JOAN MULLER: Amid Covid, the mystery of SA’s retail recovery
According to a new report, drone-based parcel deliveries to your front door will soon be the norm
It’s way too early to talk about a retail revival. After all, the latest financials results reported by JSE-listed retailers and landlords underscore just how brutal the impact of Covid-related trading restrictions has been on company earnings year to date.
Yet amid the tsunami of bad news that continues to dominate the headlines, encouraging signs are emerging of SA’s battered and bruised retail sector slowly returning to normality.
Retail-focused real estate investment trusts Attacq and Hyprop Investments last week both reported a steady recovery in foot count, trading densities (sales per square metre) and rental collection rates since June.
At Attacq’s results presentation (read the full report here), the company’s management referred more than once to “green shoots” at its shopping centres, a term most of us probably last heard a decade ago, in the aftermath of the global financial crisis. The company owns eight shopping centres across SA – from the colossal Mall of Africa at Waterfall in Midrand to midsized centres such as Eikestad Mall in Stellenbosch and MooiRivier Mall in Potchefstroom.
Attacq COO Jackie van Niekerk said there has been a definite pick-up in sales of new spring and summer stock in recent weeks. Electronics, home furnishing, decor and DIY stores as well as grocers have been leading the charge.
The worst performers, unsurprisingly, include restaurants, travel agencies and women’s clothing brands — who needs new threads when you can work from home in your PJs?
More critically, vacancies in Attacq’s retail portfolio have remained steady at just less than 3%, which means there haven’t yet been any major pandemic-induced store closures.
If anything, Van Niekerk expects shifts in consumer buying patterns to potentially support higher take-up of floor space over the coming months. She refers to the rise in “click and collect”, a trend which she says has already spurred some retailers to turn portions of their mall stores into micro fulfilment and distribution centres.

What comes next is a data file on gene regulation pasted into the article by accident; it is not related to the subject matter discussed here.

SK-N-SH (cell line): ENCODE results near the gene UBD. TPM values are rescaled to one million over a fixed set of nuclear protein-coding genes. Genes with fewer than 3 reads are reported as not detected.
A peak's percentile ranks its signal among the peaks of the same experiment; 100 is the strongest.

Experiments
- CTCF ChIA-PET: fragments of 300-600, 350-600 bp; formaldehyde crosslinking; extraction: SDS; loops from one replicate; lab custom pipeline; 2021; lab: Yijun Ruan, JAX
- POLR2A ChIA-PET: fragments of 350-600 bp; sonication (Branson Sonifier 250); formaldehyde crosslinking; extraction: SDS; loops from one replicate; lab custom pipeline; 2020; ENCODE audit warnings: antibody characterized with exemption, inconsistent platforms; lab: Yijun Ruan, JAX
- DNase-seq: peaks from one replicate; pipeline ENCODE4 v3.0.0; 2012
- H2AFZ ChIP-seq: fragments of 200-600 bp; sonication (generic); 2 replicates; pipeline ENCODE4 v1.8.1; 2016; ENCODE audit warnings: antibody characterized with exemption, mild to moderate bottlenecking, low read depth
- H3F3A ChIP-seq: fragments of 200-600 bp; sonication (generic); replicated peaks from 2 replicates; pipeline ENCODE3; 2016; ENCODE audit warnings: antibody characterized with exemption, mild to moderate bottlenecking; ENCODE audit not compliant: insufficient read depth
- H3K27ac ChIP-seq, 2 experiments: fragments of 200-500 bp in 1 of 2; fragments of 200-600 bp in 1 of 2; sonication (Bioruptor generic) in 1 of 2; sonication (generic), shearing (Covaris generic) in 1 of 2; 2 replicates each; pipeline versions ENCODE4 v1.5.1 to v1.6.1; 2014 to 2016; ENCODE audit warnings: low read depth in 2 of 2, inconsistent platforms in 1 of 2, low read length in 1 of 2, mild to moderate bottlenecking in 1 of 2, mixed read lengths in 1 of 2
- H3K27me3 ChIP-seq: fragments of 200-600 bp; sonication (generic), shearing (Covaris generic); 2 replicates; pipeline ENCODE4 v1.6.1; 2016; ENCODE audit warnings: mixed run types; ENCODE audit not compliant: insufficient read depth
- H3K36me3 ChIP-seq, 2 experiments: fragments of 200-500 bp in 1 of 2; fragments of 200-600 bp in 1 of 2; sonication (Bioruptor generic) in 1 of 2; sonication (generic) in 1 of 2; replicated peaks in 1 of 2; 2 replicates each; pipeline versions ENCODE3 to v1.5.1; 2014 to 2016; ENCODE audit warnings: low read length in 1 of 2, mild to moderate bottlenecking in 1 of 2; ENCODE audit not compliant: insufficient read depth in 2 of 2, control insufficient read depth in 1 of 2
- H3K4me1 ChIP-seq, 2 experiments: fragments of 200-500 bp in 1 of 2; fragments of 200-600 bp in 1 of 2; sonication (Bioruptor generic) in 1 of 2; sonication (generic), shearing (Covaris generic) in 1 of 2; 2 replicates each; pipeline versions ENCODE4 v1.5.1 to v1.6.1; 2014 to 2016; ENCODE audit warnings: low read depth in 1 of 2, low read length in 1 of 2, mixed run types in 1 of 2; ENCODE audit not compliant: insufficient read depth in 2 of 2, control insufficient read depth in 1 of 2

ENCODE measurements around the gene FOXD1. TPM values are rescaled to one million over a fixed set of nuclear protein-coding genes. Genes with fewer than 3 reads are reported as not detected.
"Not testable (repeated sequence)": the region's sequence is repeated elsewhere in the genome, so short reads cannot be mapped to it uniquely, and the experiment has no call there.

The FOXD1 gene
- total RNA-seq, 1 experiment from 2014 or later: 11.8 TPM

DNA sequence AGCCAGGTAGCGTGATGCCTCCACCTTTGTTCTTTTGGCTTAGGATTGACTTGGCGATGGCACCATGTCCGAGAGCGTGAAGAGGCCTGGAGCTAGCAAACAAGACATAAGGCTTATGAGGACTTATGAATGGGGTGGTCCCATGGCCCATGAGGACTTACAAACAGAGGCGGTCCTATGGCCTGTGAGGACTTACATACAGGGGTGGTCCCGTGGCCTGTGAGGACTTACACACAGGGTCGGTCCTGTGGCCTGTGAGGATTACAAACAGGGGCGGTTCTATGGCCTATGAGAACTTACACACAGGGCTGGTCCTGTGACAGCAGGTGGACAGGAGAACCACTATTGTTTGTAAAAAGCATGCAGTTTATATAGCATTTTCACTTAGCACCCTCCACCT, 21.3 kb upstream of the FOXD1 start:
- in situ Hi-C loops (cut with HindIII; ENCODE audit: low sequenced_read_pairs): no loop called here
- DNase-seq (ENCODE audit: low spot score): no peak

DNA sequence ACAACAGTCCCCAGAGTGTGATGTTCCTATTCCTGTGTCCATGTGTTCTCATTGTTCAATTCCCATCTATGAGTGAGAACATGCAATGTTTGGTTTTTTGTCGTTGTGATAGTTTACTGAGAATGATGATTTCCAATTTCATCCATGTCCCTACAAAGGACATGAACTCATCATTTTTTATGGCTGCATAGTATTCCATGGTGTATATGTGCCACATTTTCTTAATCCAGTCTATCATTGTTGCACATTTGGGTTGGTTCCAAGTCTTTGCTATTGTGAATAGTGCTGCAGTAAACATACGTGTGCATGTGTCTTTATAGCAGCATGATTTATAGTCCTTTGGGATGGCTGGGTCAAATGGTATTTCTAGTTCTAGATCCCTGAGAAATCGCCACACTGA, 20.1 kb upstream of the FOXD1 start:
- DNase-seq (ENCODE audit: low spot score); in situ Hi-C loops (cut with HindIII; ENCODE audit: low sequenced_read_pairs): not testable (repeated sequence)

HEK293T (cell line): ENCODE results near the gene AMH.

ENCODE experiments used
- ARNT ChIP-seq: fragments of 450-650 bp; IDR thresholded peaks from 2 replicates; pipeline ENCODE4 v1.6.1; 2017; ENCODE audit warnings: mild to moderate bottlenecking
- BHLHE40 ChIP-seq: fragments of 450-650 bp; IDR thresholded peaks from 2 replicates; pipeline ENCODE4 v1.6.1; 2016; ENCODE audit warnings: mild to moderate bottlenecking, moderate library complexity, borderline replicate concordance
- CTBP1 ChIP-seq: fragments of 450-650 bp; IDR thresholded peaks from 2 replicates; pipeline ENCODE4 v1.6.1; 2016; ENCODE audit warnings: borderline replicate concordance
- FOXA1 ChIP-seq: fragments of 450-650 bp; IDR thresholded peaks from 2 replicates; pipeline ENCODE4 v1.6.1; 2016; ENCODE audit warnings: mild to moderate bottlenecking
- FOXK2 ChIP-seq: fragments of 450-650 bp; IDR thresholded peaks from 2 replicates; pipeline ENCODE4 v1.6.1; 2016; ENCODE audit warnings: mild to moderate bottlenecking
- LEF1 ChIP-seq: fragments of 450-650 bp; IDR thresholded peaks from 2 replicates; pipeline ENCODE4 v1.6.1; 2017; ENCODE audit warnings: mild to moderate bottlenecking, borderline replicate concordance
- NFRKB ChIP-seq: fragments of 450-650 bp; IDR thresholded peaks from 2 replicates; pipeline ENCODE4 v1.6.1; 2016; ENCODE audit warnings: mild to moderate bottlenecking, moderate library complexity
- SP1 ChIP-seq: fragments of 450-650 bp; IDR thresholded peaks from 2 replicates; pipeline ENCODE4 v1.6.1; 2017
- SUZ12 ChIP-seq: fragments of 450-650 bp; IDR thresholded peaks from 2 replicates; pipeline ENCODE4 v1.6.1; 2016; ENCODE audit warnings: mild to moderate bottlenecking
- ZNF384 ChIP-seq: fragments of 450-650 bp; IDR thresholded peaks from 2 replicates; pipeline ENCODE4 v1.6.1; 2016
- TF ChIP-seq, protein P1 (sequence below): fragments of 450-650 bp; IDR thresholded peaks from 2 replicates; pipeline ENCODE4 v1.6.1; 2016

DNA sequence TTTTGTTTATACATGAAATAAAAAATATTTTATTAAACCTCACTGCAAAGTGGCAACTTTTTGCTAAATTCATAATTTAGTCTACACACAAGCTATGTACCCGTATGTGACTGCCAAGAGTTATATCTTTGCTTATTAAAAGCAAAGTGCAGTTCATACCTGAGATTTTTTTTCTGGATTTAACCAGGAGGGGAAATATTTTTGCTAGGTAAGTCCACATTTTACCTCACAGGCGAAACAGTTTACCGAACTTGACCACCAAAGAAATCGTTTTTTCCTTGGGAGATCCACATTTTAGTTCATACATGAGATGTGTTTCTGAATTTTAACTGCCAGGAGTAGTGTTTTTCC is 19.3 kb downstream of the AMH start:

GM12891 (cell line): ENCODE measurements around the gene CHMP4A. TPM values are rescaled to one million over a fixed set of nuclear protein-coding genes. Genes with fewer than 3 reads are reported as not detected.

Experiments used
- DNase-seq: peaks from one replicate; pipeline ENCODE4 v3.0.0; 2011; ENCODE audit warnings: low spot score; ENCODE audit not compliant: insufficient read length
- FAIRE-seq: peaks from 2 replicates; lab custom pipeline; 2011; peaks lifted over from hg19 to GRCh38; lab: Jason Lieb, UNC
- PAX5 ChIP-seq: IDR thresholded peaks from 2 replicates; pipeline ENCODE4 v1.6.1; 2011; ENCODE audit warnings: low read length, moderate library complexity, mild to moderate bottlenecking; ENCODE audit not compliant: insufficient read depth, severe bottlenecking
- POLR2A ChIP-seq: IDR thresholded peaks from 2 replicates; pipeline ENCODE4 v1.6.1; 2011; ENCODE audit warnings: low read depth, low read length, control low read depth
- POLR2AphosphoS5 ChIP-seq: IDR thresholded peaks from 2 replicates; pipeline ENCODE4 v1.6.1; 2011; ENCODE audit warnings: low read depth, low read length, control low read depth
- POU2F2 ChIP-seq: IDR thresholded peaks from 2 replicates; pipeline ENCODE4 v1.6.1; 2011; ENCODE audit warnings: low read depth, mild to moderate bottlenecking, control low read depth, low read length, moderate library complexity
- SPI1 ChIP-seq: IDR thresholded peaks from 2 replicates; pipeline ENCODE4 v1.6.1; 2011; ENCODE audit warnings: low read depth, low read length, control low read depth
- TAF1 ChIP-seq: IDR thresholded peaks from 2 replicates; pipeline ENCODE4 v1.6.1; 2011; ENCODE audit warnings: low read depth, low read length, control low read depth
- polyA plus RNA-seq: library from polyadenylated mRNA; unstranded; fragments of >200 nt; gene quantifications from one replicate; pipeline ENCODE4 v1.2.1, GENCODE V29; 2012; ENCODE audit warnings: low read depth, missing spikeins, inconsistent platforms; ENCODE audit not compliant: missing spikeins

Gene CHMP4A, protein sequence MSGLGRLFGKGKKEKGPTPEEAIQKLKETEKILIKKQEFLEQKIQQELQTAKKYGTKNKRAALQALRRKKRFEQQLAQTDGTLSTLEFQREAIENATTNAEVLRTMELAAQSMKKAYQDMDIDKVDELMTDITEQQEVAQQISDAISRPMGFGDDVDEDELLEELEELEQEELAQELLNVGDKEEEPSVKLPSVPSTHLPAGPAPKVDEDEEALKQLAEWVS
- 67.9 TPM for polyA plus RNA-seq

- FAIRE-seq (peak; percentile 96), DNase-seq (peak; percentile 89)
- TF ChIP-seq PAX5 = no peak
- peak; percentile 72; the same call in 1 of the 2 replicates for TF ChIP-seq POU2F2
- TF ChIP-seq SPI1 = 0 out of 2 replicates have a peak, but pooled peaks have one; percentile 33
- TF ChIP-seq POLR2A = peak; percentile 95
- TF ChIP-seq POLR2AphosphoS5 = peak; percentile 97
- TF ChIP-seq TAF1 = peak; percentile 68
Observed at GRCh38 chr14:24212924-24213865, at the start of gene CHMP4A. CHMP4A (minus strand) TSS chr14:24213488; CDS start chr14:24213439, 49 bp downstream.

Others – including online stores – are using the downturn to expand their physical footprint, no doubt since landlords are offering attractive rental rates and lease terms.
Hyprop CEO Morné Wilken says a number of brands that haven’t previously occupied stores in malls are now looking to do so. Hyprop owns Rosebank Mall and Hyde Park Corner in Joburg and Canal Walk in Cape Town’s Century City precinct, among others.
Speaking at Hyprop’s annual results presentation, Wilken said that while the pandemic has hurt SA’s retailers, it has also prompted retailers and mall owners to become more innovative in what they offer.
The upshot: more choice for shoppers.
Hyprop has already signed leases for a standalone homeware store from value chain Pep Stores, as well as a new women’s apparel brand from Ackermans.
Other new tenants that will be opening shop in Hyprop’s malls include online kitchen appliance store Yuppiechef and sports brands Asics and Kappa.
And perhaps Hyprop’s most eagerly anticipated new tenant, coffee brand Starbucks, is opening its first Western Cape outlet in Canal Walk in November.
A brave new retail world
Speaking about shifts in consumer behaviour patterns, a fascinating report by property management group Broll, “Navigating the New Normal – Contactless Deliveries”, explores how the surge in e-commerce has introduced phrases such as “click and collect”, “contactless delivery” and “kerbside collection” to SA’s retail lexicon.
Broll reckons retailers will have no choice but to up their game for the surge of online purchases and on-demand deliveries.
“There is no doubt that the world has changed, and perhaps for the better, but having to adjust and adapt to new ways and methods in such a short period of time has left many with varying levels of anxiety and despair,” it says.
“Nonetheless, this has given way to a gateway of innovations and a flurry of alternative ways of doing business.”
If Broll’s report is anything to go by, drone-based parcel deliveries to your front door will soon be the norm.
Don’t laugh: in a bid to cash in on the looming trend, global logistics company UPS has apparently already bulked up its SA-based fleet of autonomous Wingcopter drones.
Before you know it, your shopping will be descending from the skies.
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